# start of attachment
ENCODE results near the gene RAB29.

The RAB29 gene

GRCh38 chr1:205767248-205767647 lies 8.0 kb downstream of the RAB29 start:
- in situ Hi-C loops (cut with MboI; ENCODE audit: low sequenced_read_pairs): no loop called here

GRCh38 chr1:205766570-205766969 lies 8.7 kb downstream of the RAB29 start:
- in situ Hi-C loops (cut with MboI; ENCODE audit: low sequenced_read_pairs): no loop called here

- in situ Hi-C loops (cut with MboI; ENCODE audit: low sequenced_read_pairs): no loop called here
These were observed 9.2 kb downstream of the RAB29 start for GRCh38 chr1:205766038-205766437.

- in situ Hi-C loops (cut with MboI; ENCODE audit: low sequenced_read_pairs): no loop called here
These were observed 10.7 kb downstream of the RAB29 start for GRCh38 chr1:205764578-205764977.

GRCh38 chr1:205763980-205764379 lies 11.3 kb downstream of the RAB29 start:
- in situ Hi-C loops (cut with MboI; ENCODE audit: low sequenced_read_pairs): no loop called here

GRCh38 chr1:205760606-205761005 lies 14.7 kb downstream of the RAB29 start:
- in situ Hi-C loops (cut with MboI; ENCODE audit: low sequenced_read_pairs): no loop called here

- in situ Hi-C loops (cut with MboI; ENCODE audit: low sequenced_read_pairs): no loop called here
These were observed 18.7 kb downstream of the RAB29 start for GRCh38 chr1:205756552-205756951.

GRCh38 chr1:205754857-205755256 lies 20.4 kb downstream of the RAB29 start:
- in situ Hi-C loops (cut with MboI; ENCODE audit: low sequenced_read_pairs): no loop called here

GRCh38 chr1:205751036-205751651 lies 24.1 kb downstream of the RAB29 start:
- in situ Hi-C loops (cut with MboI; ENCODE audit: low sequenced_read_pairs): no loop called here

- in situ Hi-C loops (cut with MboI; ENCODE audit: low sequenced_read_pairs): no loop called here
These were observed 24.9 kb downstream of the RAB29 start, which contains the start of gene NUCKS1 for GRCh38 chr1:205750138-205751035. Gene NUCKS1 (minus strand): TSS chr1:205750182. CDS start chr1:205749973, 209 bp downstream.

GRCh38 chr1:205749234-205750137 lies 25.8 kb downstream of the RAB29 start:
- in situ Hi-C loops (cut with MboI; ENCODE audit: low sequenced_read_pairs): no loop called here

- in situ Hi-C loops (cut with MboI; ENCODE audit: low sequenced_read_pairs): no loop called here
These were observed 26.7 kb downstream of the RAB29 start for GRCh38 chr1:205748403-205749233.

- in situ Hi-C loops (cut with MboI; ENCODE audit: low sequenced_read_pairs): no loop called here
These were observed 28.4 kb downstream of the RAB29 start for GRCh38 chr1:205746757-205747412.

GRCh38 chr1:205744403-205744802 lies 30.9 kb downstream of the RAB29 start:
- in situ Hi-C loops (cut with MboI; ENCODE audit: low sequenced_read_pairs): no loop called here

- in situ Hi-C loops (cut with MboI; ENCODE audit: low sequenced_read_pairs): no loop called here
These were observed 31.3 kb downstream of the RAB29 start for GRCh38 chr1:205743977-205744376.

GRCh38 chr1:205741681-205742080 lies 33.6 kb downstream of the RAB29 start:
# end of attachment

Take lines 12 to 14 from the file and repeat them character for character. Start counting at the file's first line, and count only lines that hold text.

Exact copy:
- in situ Hi-C loops (cut with MboI; ENCODE audit: low sequenced_read_pairs): no loop called here

GRCh38 chr1:205760606-205761005 lies 14.7 kb downstream of the RAB29 start:
- in situ Hi-C loops (cut with MboI; ENCODE audit: low sequenced_read_pairs): no loop called here